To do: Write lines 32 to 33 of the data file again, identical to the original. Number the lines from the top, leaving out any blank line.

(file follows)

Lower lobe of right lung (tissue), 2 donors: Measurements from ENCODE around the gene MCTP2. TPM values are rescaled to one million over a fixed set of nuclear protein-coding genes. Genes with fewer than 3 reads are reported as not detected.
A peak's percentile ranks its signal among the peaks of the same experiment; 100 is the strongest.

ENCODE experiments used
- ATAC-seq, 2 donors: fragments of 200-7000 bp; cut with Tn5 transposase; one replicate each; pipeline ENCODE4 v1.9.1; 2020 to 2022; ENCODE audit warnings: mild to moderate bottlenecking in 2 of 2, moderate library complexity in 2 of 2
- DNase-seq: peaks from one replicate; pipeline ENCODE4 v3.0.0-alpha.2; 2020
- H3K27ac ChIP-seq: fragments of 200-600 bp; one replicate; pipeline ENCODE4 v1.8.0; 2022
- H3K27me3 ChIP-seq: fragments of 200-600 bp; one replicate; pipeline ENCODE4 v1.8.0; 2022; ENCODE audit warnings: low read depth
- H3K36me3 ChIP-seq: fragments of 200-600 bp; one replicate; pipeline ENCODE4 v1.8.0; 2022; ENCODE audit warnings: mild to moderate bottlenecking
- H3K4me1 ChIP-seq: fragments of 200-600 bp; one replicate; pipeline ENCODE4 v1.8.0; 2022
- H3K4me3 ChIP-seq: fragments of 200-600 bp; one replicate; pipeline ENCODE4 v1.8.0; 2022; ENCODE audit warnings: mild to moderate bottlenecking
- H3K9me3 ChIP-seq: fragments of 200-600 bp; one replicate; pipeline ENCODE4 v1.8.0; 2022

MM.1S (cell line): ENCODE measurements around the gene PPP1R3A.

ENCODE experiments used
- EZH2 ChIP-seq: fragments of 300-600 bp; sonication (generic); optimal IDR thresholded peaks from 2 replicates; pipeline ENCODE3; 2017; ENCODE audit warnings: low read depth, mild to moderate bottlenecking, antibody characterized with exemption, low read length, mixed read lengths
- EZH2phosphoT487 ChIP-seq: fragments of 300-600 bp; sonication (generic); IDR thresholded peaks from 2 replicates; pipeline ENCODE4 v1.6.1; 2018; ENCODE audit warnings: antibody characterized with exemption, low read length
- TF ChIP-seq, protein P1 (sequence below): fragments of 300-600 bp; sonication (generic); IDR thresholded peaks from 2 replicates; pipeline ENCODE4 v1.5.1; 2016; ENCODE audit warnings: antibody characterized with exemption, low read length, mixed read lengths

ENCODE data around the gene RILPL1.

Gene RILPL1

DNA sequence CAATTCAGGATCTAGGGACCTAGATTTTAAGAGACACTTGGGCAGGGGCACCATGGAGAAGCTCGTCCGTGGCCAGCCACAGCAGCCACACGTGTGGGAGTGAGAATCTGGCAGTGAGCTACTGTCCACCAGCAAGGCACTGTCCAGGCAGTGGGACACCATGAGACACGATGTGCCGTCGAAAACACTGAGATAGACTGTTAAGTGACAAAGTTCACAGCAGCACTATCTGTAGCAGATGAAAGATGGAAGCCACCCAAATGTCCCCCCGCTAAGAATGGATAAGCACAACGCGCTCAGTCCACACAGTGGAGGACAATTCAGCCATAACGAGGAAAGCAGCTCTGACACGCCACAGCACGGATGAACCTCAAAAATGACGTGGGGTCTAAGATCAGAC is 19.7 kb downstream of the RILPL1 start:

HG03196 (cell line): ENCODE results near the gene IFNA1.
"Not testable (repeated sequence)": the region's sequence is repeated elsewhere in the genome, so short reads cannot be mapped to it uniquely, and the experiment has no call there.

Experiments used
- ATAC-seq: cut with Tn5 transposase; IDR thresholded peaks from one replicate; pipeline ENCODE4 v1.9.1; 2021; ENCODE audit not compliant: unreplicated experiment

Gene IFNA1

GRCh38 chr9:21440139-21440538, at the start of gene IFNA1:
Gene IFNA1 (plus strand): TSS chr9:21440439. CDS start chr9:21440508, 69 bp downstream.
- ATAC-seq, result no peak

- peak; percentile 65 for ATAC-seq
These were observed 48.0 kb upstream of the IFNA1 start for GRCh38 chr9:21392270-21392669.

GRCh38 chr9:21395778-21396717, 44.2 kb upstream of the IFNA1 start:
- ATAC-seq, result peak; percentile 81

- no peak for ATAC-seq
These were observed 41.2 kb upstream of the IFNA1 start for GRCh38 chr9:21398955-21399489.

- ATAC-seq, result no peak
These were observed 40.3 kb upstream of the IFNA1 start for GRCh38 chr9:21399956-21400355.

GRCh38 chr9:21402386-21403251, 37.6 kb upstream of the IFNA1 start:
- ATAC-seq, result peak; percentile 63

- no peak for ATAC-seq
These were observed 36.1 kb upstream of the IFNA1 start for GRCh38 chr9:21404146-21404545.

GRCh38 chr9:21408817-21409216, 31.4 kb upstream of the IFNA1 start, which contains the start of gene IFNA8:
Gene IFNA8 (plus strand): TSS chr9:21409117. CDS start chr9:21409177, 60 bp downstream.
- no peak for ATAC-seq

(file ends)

- no peak for ATAC-seq
These were observed 41.2 kb upstream of the IFNA1 start for GRCh38 chr9:21398955-21399489.